Our happy group at Sandemans’s Lodge.
We bought the Phantom decanter of port at Sandeman!
We bought the Phantom decanter of port at Sandeman!

 

Ferreira is our favorite port.

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I may have mentioned, our favorite port wine is Ferreira!   This is the oldest, continuously-operating, family winery. They’ve been producing superior ports since 1751.
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We did not “taste” at this lodge. Our time on a single day port-of-call is limited, so knowing that we love this port–
.....we simply ran in and purchased a couple of bottles!!!!
…..we simply ran in and purchased a couple of bottles!!!!

 

Graham’s was our final tasting.

Our final tasting at Graham's  cost 15 Euro/pp.
Our final tasting at Graham’s cost 15 Euro/pp.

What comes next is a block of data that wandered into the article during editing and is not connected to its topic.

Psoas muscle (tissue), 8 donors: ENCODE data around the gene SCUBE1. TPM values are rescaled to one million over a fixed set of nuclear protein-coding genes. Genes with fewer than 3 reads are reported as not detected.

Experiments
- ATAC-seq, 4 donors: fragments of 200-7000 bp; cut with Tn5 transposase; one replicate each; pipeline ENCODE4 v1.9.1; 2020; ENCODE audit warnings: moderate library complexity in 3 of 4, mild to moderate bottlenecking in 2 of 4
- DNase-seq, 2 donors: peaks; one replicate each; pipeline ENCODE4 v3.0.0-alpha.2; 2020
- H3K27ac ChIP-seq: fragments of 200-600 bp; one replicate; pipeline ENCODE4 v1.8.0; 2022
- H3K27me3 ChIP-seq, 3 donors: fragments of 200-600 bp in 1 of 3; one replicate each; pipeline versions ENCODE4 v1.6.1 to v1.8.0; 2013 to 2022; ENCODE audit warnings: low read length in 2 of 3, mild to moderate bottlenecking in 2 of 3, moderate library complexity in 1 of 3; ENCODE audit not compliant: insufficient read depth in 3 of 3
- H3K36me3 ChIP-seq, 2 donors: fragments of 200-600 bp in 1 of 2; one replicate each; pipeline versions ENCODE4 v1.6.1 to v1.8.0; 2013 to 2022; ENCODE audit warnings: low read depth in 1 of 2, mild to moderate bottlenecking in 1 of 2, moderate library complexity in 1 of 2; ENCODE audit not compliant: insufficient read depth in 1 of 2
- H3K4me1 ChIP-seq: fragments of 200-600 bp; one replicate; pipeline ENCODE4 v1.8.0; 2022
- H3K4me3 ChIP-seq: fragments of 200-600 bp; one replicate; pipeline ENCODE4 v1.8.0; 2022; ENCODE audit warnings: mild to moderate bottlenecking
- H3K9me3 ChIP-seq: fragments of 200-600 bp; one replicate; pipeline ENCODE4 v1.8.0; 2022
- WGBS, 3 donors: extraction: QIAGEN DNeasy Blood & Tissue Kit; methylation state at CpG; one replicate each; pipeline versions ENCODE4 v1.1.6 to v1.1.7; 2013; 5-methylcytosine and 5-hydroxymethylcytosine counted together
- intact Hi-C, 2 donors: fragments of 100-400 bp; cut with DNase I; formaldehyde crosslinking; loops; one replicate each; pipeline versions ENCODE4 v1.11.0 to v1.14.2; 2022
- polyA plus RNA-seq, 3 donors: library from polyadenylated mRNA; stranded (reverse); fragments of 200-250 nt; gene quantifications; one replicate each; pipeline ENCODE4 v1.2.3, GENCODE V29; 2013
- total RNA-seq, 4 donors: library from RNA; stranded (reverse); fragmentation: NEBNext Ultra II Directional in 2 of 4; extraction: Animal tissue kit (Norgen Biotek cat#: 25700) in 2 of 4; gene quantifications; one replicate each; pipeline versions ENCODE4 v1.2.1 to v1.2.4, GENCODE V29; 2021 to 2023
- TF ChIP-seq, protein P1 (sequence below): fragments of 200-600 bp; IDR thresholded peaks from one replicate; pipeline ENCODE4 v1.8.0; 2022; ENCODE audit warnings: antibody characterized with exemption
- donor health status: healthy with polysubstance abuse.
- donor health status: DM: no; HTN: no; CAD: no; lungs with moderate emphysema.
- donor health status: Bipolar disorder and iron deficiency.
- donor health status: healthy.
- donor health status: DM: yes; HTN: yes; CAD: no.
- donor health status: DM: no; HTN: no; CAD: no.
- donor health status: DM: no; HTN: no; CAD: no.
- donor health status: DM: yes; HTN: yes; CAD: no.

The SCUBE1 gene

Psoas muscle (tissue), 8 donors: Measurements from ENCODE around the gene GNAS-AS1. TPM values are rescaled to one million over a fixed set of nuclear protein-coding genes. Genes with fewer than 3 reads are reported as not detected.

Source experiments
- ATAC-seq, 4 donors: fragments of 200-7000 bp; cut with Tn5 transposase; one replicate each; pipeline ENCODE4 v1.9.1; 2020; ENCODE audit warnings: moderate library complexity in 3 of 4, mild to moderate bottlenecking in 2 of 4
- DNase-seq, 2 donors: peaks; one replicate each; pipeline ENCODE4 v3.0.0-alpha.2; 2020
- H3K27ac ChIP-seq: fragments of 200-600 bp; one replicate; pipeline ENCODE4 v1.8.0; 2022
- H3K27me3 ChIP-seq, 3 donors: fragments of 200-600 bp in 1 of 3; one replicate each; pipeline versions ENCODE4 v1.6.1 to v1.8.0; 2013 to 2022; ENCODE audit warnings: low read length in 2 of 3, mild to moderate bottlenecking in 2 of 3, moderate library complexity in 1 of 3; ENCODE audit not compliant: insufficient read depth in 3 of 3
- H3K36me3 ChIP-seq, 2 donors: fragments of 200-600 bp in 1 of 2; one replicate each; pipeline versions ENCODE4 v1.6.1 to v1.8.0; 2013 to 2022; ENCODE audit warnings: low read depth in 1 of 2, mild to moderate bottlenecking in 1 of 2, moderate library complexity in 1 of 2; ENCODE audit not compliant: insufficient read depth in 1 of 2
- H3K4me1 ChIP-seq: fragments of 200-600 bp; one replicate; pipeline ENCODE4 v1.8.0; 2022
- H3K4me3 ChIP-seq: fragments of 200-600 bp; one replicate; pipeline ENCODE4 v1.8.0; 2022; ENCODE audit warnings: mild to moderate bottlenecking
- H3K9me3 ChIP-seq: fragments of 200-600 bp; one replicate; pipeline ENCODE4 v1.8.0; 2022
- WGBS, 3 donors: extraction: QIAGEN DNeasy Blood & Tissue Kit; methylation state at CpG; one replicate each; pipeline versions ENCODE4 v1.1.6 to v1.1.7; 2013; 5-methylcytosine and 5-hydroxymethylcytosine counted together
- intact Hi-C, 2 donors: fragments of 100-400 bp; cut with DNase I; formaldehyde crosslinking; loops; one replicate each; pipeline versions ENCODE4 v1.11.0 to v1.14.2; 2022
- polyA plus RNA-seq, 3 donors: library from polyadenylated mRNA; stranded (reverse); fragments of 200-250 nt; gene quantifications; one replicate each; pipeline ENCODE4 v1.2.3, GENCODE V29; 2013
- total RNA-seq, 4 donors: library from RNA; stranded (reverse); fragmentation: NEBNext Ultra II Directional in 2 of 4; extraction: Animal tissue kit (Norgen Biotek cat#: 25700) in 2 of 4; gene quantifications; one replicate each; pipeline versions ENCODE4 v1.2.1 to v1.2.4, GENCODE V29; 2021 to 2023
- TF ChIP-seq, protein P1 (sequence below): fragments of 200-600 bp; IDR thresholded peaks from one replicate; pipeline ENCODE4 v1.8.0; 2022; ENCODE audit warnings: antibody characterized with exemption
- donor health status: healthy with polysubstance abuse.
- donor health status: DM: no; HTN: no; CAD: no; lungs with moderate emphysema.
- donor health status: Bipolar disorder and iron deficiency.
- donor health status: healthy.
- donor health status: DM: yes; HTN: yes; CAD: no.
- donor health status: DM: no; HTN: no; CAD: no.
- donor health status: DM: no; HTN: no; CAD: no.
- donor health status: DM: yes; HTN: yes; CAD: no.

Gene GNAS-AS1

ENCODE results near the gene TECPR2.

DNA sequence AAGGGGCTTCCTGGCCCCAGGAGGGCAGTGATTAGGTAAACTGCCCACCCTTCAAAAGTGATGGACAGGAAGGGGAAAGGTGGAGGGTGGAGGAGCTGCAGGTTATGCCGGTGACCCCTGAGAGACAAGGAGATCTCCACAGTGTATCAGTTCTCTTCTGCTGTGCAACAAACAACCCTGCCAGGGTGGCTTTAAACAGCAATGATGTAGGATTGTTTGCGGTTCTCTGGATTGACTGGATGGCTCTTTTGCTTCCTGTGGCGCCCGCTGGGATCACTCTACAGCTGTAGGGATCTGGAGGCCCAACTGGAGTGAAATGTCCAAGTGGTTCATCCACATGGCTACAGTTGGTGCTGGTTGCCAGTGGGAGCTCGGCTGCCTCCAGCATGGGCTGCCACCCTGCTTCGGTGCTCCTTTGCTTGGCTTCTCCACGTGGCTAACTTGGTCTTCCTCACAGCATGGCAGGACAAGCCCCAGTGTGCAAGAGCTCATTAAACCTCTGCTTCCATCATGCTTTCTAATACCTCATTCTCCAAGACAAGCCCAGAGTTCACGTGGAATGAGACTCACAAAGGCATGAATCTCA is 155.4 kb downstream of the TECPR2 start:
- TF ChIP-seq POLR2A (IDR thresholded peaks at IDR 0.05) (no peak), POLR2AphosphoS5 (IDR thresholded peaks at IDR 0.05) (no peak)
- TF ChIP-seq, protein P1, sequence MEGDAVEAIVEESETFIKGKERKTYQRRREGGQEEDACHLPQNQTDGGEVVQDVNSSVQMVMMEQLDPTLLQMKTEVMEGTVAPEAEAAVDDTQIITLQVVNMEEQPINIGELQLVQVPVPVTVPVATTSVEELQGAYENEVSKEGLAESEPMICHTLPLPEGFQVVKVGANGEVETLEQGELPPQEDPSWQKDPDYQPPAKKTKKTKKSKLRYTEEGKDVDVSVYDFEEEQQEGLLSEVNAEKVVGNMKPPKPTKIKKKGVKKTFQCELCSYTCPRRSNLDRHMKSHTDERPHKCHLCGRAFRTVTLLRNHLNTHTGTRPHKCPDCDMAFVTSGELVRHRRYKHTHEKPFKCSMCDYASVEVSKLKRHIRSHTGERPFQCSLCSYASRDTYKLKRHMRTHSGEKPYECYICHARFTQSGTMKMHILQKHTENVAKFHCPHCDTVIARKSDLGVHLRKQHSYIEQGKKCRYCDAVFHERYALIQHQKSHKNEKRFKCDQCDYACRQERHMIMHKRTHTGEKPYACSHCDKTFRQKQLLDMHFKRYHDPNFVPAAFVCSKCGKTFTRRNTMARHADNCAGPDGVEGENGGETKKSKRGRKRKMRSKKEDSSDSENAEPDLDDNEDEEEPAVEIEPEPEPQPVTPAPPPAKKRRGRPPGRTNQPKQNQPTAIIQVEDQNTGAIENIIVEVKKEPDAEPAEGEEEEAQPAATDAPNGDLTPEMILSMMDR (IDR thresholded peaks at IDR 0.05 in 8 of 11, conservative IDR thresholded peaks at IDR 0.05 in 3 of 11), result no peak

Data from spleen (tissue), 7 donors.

We tasted 3 different ports.
We tasted 3 different ports.
And, of course, they are all very good!!!!
And, of course, they are all very good!!!!
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We took the tasting seriously. We compared, rated and scored the different wines sampled. None rated less than a 96. Most were in the 97/98 range. We tasted one at RCV that scored 99! But it was a 40 yr old tawny for 100 Euro/bottle!! We didn’t buy!

 

Now, we are on our way to Cherbourg, France where we expect to find our favorite cheese:  Brillat-Savarin!

One thought on “Leixoes (Porto), Portugal”

  1. Hi… Greetings from Porto. You managed to visit in one day more port cellars than I ever did, and I live here. When I have people visiting I only go to Ferreira. I hope you did not go directly to the sampling room but had the time for the full cellar tour and learn more about the port production. The tour at Ferreira is the best in my opinion. One final note: the cruise terminal that you photographed is not from the 60s… It was built 3 years ago and it is indeed an architectural gem. In addition to the terminal functions, the building also houses the marine science labs of the Porto University.

    Like